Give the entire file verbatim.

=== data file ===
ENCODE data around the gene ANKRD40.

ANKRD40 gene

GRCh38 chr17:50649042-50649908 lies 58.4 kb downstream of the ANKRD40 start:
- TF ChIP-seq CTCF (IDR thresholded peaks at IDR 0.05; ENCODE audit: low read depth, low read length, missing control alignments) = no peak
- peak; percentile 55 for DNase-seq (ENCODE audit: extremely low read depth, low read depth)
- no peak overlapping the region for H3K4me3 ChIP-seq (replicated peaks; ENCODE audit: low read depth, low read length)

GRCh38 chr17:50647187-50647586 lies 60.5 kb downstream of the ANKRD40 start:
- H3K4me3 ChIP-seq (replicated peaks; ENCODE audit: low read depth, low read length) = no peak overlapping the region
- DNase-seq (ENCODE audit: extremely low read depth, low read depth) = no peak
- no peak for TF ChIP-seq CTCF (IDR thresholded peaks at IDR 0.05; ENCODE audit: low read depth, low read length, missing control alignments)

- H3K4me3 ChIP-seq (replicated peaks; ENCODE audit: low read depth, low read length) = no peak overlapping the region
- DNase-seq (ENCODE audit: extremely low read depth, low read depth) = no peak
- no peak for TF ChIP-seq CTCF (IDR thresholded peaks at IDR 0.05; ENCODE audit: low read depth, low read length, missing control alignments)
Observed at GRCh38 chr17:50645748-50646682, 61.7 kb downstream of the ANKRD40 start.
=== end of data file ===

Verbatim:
ENCODE data around the gene ANKRD40.

ANKRD40 gene

GRCh38 chr17:50649042-50649908 lies 58.4 kb downstream of the ANKRD40 start:
- TF ChIP-seq CTCF (IDR thresholded peaks at IDR 0.05; ENCODE audit: low read depth, low read length, missing control alignments) = no peak
- peak; percentile 55 for DNase-seq (ENCODE audit: extremely low read depth, low read depth)
- no peak overlapping the region for H3K4me3 ChIP-seq (replicated peaks; ENCODE audit: low read depth, low read length)

GRCh38 chr17:50647187-50647586 lies 60.5 kb downstream of the ANKRD40 start:
- H3K4me3 ChIP-seq (replicated peaks; ENCODE audit: low read depth, low read length) = no peak overlapping the region
- DNase-seq (ENCODE audit: extremely low read depth, low read depth) = no peak
- no peak for TF ChIP-seq CTCF (IDR thresholded peaks at IDR 0.05; ENCODE audit: low read depth, low read length, missing control alignments)

- H3K4me3 ChIP-seq (replicated peaks; ENCODE audit: low read depth, low read length) = no peak overlapping the region
- DNase-seq (ENCODE audit: extremely low read depth, low read depth) = no peak
- no peak for TF ChIP-seq CTCF (IDR thresholded peaks at IDR 0.05; ENCODE audit: low read depth, low read length, missing control alignments)
Observed at GRCh38 chr17:50645748-50646682, 61.7 kb downstream of the ANKRD40 start.